I, on the other hand, was gobsmacked. Each slide was absolutely filled to the gills with text and numbers. It was like a detailed word report on a slide. How were the audience meant to read (much less absorb) this, while the speaker would be holding forth during the session?

And if the company’s CEO was referring to this as the ‘good presentation’, what would be a bad one, I shuddered?

Story 2: A leading services company

In another company I worked with, the quarterly business reviews would consist of presentations packed with detailed data-tables, copy-pasted from Excel. Clearly, the leadership team would’ve been overwhelmed looking at them and were unlikely to have meaningful discussions.
But there was another issue. By just showing the data in raw form, and not diving deeper into the underlying drivers of performance, there were multiple instances of inaccurate diagnoses. Business leaders would routinely attribute Factor X as the performance driver, when in fact, it was Factor Y or Z. This was not deliberate – but it was still happening. Why?

What’s the issue: Skills, Masochism or Obfuscation?

Why do CEOs/business leaders settle for (and sometimes actually encourage) such complex, cluttered outputs? There could be three reasons:
1. Lack of Skills: They don’t think their employees have the skills to craft a story from the data, and so they ask them to show everything
2. Masochism: You read that right. Some leaders believe that they can just ‘power through’ the discussion and extract meaning/insights from the data despite the cluttered slides, not because of them
3. Fear of Obfuscation: Leaders worry that if the employee isn’t showing ALL the information at once, he/she might be hiding something
Let’s go in reverse order on the reasons above.
– Regarding #3 – it is a genuine concern. I have attended many business meetings where employees would selectively highlight positive business metrics and conveniently leave out the troublesome ones. (It’s a natural reaction – ‘If you can’t convince them, confuse them’!). To address this, it is important to have a format/template of the base minimum metrics to be covered. But having such a template doesn’t mean just dumping these metrics on the audience on one big ‘Dashboard’ slide. Underlying the metrics, there would be a story in the data – it is the presenter’s job to unearth that story and present it clearly and visually.
– On #2, there’s not much that can be done to address the bravado of a masochistic leader! All I would say is that we need to recognise that all of us have limits to our information-processing ability. Let go of the bravado. Demand clear communication from your colleagues… Your busy, information-loaded days don’t need to be hijacked by cluttered slides and long-winded, unclear emails.
– Which brings us to #1. Can your employees learn to become better storytellers even if they naturally aren’t so? Of course they can. With encouragement from the top, desire to learn from their side and the right storytelling coach (ahem), you can transform the quality of your review discussions.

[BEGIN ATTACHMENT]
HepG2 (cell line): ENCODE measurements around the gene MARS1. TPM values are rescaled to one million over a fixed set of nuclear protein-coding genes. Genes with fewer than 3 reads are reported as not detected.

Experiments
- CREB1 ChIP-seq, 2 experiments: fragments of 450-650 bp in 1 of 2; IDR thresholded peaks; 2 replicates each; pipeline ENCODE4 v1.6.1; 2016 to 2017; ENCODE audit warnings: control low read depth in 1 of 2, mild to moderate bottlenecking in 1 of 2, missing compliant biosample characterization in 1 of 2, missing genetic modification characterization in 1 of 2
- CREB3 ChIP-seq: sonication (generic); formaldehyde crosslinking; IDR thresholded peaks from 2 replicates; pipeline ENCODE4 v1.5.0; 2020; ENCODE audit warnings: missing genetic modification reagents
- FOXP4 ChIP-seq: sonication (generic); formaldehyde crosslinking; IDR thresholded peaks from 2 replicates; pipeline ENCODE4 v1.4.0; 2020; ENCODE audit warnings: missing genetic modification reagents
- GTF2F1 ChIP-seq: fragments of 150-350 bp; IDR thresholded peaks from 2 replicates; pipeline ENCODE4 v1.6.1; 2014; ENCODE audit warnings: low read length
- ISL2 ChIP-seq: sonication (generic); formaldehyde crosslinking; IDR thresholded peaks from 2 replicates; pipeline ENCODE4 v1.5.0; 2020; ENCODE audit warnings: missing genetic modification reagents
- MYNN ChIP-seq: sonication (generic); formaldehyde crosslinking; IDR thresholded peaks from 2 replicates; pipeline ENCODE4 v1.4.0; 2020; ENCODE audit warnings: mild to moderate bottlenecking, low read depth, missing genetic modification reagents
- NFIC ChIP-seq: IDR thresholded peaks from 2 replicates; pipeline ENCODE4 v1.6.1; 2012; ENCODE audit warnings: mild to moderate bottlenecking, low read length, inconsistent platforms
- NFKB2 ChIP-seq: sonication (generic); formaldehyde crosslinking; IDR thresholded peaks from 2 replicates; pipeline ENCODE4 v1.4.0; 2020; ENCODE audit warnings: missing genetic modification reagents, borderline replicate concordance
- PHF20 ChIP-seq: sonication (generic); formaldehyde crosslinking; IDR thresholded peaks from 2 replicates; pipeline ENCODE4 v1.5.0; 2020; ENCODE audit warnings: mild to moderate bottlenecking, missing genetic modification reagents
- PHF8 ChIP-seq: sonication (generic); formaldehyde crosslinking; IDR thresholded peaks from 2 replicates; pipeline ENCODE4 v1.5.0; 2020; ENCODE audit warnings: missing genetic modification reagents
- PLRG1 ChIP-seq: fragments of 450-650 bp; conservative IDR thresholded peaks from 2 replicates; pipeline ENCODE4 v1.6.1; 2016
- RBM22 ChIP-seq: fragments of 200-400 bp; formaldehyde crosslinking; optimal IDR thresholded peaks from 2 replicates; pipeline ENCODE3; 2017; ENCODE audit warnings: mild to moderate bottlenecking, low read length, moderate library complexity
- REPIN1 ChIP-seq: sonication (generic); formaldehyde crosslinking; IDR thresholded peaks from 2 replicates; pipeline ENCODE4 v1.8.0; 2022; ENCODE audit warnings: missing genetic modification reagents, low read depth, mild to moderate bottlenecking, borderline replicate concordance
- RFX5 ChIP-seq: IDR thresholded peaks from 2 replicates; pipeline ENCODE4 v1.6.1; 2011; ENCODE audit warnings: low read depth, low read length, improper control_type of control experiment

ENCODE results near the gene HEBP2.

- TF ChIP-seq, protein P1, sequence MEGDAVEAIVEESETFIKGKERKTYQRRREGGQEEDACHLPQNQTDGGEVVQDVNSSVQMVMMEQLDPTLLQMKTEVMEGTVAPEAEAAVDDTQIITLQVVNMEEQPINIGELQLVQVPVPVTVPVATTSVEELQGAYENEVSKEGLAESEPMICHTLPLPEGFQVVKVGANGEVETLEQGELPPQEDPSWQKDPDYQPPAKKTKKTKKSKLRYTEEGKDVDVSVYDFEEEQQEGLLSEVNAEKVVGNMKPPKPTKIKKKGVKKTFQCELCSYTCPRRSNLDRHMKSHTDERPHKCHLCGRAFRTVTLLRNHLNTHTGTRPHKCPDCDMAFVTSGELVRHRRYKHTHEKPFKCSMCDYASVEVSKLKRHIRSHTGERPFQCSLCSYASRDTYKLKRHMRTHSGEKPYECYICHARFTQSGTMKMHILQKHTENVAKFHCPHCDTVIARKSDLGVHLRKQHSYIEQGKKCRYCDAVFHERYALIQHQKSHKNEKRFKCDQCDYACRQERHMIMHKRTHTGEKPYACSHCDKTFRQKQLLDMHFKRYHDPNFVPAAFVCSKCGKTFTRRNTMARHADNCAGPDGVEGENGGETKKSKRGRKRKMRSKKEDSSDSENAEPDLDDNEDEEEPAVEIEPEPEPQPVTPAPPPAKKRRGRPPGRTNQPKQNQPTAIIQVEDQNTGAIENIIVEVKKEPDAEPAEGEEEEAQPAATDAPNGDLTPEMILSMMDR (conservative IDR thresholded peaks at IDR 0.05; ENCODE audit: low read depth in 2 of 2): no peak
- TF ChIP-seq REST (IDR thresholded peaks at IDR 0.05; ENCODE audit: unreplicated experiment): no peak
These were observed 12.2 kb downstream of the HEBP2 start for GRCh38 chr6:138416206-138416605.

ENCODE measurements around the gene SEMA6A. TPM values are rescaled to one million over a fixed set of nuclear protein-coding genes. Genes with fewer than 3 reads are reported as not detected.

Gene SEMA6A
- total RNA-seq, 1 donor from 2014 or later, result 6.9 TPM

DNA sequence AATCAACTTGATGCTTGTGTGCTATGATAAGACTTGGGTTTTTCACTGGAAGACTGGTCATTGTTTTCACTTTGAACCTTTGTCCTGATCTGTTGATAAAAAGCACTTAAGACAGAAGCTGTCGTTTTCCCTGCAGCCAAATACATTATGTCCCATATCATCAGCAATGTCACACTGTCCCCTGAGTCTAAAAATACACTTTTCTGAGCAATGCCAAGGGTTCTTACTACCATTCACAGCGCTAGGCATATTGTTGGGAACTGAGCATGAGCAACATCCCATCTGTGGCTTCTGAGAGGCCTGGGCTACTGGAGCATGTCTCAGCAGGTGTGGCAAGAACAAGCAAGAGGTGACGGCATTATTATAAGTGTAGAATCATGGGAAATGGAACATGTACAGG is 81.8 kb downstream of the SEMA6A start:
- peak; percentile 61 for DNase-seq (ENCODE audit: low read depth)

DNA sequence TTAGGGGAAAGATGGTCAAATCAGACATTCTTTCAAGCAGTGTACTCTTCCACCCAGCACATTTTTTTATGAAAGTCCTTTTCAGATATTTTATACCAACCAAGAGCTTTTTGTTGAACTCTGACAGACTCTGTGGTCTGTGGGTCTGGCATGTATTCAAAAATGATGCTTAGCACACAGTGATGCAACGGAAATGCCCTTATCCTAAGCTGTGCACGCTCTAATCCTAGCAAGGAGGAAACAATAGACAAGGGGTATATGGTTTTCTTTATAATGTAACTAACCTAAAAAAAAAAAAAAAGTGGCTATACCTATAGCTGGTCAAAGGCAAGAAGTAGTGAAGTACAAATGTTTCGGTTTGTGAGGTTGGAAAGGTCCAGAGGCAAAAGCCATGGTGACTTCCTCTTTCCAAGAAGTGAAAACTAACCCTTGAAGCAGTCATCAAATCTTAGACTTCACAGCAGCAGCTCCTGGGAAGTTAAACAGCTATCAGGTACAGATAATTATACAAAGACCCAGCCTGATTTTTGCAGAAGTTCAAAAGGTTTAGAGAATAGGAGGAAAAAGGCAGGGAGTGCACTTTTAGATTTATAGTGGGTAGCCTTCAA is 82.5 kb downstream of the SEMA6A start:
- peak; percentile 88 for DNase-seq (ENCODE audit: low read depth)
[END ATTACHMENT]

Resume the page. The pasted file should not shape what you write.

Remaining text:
An example

Let’s take an indicative example to illustrate the above. Abacus Tech is an IT services company and runs a process for a US based client. Its project manager makes a quarterly presentation to the US Client coordinator about Abacus’ work. This primarily involves dealing with ‘tasks’ raised by the clients employees and how well does Abacus service them.
The last quarter was especially busy for Abacus’ team as they did 441 tasks. The project manager (let’s call her Sneha) prepared the usual ‘dashboard’ report for her client counterpart.
That’s got all the information, sure. But imagine the client coordinator trying to make sense of all those numbers, while Sneha talks through the slide. Definitely not impactful.
On the other hand, let’s say Sneha applies storytelling principles to extract and then present the story from her data. Here’s how the same slide could look:
Let’s assume the above slide was emailed over to the client before the review. Imagine if you were the client, reading through this slide. Would you have any confusion in understanding the story of Abacus’ performance? I don’t think so.
Admittedly, the slide does look packed if we were to present it in person/over a call. However, even in that situation, there are two options:
– Sneha can keep each chart on a separate slide, so that the audience isn’t overwhelmed with too much on one slide
– If there is a restriction on number of slides (and she can use just 1 slide), then she can animate the charts, so that they come in the right sequence.

Time is money

Business leaders – you are right. You may be able to ‘extract’ the story yourself even from a cluttered, data-heavy slide. But it will take you much longer than it should. Your time is precious. You need to spend more time discussing the root causes of performance and not in trying to derive them yourselves.
Ensure that your presenters (and you yourself!) are skilled in the art of crafting, preparing and delivering an impactful story with their data. You will get insightful presentations, richer discussions and ultimately better business outcomes.
* All names changed
Featured image from Wikimedia, By FAEF Wiki